There are 114 results for "FTSE"
Latest Government figures show one fifth of all board positions in FTSE 100 companies are now held by women. The figures released today, show a sharp rise from the 12.5% recorded in 2011.
Business Secretary Vince Cable welcomed the news and told ITV News there are still not enough women in politics.
Professor Susan Vinnicombe, director of the Cranfield International Centre for Women Leaders, said:
Whilst it is extremely encouraging to see the overall figures moving in the right direction, and the 25% target in sight, the issue still remains that women are not being appointed to executive positions, despite there being a wealth of suitable candidates.
We currently have the highest number of non executive director positions (NED) ever at 826 and the lowest number of executive director (ED) positions ever at 291.
These figures show that the likelihood of women being appointed to ED positions is decreasing.
Therefore, while it is important to meet the 25% target; we need sustainable change that will ensure diversity on our boards in executive positions as well as NED roles.
A separate report by the Cranfield School of Management confirmed the trend and revealed that just two FTSE 100 companies - Glencore Xstrata and Antofagasta - had all-male boards, compared to one in five in 2011.
Of the 1,117 FTSE 100 board positions, 231 are women, while 48 new female appointments need to be made to reach the 25% target.
Women now account for just over a fifth of directors on boards of top companies after a "culture change" in British business over the past three years, according to a new report.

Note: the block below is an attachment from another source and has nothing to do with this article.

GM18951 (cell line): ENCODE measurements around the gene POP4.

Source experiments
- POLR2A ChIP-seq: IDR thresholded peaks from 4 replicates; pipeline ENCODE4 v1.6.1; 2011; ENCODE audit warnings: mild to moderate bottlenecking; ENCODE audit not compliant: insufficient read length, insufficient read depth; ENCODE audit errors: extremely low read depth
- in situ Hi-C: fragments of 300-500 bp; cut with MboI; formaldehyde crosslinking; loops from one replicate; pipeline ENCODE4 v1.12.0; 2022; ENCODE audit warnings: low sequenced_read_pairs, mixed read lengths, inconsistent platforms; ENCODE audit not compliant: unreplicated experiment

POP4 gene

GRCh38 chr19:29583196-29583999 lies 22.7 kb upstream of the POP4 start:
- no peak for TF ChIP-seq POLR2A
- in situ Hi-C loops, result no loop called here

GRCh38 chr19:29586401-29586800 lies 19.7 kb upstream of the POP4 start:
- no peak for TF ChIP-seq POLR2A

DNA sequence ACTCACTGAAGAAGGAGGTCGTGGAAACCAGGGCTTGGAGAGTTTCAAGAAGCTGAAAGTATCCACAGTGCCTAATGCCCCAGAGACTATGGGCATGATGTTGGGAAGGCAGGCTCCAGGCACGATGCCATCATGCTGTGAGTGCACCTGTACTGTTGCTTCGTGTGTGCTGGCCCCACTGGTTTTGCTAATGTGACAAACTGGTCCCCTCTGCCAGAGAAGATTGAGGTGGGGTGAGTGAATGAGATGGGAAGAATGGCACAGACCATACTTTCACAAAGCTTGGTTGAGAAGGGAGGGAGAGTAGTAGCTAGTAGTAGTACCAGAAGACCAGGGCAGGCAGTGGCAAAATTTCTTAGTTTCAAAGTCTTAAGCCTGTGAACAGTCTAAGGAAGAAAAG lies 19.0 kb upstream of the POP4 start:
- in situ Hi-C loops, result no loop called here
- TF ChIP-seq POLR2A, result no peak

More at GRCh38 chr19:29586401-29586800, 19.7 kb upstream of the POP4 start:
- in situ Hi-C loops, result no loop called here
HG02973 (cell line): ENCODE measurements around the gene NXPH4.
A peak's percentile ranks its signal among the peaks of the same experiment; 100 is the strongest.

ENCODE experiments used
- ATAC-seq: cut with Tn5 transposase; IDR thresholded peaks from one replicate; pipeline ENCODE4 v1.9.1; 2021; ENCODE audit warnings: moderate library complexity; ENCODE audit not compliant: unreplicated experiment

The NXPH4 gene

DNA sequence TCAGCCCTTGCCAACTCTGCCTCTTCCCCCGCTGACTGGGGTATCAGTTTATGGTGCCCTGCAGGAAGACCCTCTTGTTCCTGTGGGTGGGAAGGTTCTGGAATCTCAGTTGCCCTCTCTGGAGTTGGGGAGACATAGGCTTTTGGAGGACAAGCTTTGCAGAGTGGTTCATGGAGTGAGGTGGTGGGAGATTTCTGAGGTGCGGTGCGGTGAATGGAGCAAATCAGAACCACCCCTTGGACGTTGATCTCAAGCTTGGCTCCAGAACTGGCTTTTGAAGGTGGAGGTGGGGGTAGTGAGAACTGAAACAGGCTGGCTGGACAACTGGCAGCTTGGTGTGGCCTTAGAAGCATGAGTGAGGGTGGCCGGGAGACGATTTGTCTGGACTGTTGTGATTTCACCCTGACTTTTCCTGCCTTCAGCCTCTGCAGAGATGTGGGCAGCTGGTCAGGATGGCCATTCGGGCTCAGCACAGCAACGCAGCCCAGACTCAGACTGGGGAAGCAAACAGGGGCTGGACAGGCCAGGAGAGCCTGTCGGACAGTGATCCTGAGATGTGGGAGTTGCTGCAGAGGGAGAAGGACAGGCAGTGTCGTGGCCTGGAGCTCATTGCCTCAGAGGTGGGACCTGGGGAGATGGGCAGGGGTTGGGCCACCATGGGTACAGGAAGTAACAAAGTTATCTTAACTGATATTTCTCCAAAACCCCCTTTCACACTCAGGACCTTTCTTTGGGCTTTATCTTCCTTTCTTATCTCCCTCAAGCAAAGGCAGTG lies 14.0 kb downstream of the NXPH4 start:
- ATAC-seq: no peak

Former trade minister Lord Davies of Abersoch headed a review in 2011 when the number of female board members in FTSE 100 firms was just 12.5%.
He set a target of 25% by 2015, and reported today that the figure stands at 20.7%, showing "real progress", with more women than ever before in boardrooms of leading companies.
Colin Kaler, 51, from Bedfordshire; Terrence Hughes, 53, from Hampshire and Stuart Tribelnig, 38, from Surrey will appear before Westminster Magistrates’ Court on 7 April 2014. All three men face a charge of manslaughter.
FTSE 100 firm G4S will not face charges of corporate manslaughter after the CPS decided there was insufficient evidence for such a prosecution.
Pensions providers and insurers have taken a hammering on the stock market as investors counted the cost of George Osborne's "Budget for savers".
In a session when the FTSE 100 Index ended 32.2 points lower at 6,573.1:
- Legal & General dropped 19.3p, or 8%, to 211.2p
- Aviva fell 26.6p, or 5%, to 490.4p
- Standard Life declined 11.4p, or 3%, to 354p.
- Prudential slid 29p, or 2%, to 1,339.5p
Meanwhile on the FTSE 250, Partnership Assurance, which provides enhanced annuities for people with lower life expectancies, lost more than half its value, plummeting 176.2p, or 55%, to 143p.
The escalating crisis in Ukraine has hit the European markets, which have seen a major slump amid worries the tensions will force higher energy prices if economic sanctions come into effect.
Traders remain wary that a worsening conflict could affect Russia's supply of oil to the EU, two thirds of which is piped through Ukraine.
Oil prices surged by around 2% to above 104 US dollars a barrel in New York while the FTSE 100 Index was off by more than 1.5% at below 6700.
Other leading European markets suffered bigger falls, with the Dax in Frankfurt down by more than 2.5%.